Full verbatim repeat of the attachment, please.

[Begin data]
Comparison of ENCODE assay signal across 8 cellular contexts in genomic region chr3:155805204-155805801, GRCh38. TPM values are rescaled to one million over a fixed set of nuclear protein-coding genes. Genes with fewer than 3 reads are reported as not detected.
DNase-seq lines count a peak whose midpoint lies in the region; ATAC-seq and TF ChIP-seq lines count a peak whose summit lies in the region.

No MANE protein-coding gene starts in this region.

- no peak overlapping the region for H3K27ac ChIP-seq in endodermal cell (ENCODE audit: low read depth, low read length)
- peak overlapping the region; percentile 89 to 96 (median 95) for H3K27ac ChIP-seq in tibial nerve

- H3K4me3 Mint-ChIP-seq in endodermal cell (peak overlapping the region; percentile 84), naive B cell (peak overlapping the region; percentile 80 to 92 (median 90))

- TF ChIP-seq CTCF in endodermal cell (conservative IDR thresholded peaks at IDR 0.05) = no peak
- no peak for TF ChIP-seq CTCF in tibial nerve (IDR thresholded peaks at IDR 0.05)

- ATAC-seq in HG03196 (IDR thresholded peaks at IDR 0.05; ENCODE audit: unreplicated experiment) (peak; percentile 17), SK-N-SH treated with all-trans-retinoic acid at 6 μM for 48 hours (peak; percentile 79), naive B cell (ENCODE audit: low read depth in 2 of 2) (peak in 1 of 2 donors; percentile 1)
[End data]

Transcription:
Comparison of ENCODE assay signal across 8 cellular contexts in genomic region chr3:155805204-155805801, GRCh38. TPM values are rescaled to one million over a fixed set of nuclear protein-coding genes. Genes with fewer than 3 reads are reported as not detected.
DNase-seq lines count a peak whose midpoint lies in the region; ATAC-seq and TF ChIP-seq lines count a peak whose summit lies in the region.

No MANE protein-coding gene starts in this region.

- no peak overlapping the region for H3K27ac ChIP-seq in endodermal cell (ENCODE audit: low read depth, low read length)
- peak overlapping the region; percentile 89 to 96 (median 95) for H3K27ac ChIP-seq in tibial nerve

- H3K4me3 Mint-ChIP-seq in endodermal cell (peak overlapping the region; percentile 84), naive B cell (peak overlapping the region; percentile 80 to 92 (median 90))

- TF ChIP-seq CTCF in endodermal cell (conservative IDR thresholded peaks at IDR 0.05) = no peak
- no peak for TF ChIP-seq CTCF in tibial nerve (IDR thresholded peaks at IDR 0.05)

- ATAC-seq in HG03196 (IDR thresholded peaks at IDR 0.05; ENCODE audit: unreplicated experiment) (peak; percentile 17), SK-N-SH treated with all-trans-retinoic acid at 6 μM for 48 hours (peak; percentile 79), naive B cell (ENCODE audit: low read depth in 2 of 2) (peak in 1 of 2 donors; percentile 1)